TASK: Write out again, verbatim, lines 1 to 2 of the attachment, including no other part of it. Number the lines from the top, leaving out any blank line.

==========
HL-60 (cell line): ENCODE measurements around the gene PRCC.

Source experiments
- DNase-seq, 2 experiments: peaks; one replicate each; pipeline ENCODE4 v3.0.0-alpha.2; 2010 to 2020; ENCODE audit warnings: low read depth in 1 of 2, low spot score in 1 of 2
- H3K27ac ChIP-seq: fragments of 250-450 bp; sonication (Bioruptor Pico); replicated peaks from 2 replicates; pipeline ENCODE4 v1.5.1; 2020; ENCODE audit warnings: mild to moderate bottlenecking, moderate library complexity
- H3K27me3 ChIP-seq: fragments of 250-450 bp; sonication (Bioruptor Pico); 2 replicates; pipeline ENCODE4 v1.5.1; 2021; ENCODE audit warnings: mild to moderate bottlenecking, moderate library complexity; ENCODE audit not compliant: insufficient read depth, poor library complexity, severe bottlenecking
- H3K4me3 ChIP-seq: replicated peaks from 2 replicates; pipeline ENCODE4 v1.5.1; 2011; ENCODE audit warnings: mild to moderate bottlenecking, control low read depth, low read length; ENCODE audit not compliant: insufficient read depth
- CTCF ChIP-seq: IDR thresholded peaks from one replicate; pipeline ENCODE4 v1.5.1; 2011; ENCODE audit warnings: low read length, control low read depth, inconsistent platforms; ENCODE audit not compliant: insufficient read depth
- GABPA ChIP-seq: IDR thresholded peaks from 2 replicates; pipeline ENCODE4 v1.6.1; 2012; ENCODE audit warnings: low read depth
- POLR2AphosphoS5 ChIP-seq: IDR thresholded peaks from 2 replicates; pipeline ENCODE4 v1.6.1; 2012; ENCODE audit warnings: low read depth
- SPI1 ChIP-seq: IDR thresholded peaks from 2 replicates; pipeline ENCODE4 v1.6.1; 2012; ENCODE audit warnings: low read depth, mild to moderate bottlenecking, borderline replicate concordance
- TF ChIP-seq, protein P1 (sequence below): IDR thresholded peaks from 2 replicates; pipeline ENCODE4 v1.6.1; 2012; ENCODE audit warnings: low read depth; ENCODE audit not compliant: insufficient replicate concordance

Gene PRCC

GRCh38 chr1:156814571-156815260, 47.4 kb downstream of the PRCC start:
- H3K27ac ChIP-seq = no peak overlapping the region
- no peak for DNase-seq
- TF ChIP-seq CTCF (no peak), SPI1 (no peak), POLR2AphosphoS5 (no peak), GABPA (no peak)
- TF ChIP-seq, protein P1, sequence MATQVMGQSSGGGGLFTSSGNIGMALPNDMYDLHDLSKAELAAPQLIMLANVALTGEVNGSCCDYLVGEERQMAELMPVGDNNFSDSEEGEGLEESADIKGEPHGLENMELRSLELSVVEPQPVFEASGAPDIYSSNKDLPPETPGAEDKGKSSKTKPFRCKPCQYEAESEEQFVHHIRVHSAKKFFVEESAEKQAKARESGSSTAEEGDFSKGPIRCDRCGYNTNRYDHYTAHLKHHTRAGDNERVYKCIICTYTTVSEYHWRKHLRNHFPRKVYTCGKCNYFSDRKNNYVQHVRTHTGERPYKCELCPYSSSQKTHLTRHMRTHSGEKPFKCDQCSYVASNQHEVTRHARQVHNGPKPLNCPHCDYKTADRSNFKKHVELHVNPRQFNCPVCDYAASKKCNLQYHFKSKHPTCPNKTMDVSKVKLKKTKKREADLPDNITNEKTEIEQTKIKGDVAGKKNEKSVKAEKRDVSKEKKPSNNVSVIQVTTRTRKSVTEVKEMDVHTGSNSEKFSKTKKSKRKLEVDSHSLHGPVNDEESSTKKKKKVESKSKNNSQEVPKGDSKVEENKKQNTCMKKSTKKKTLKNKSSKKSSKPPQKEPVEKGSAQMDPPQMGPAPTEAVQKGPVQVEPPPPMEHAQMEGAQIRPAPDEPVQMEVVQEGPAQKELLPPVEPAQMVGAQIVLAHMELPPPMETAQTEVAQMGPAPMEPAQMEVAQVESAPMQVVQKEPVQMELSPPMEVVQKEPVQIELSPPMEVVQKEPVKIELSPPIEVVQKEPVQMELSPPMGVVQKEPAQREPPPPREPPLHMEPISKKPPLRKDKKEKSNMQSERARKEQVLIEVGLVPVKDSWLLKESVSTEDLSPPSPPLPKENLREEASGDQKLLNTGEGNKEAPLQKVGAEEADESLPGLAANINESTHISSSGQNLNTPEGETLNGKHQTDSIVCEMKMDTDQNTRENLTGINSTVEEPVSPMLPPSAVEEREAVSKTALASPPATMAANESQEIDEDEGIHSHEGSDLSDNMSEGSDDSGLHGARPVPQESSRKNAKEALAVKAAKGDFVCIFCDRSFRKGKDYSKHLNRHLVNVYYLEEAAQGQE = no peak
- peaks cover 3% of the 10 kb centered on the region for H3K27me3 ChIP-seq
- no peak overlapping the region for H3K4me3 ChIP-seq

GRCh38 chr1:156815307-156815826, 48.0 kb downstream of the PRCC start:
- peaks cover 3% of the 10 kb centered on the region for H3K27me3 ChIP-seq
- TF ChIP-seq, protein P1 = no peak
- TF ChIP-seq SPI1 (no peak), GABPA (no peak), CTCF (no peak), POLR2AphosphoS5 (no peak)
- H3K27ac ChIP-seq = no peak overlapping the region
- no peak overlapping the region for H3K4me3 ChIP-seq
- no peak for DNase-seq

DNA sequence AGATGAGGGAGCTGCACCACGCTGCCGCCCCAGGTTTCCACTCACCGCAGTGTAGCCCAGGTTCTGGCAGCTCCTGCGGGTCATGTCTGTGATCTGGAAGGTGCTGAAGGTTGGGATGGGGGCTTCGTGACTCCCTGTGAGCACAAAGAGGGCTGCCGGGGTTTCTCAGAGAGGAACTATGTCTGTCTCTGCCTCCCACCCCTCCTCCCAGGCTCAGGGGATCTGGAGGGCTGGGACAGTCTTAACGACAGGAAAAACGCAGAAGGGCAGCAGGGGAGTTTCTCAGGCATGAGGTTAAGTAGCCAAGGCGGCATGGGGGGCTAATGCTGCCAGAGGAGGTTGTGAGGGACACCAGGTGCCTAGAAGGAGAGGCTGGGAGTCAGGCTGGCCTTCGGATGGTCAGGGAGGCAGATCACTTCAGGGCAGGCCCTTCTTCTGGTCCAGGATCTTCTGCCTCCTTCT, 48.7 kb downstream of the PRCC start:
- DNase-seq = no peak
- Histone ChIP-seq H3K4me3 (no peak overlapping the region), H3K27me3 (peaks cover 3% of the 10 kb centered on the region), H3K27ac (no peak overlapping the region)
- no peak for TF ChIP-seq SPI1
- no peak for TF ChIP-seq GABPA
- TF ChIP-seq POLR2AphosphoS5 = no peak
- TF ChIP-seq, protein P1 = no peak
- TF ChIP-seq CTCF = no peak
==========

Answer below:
HL-60 (cell line): ENCODE measurements around the gene PRCC.

Source experiments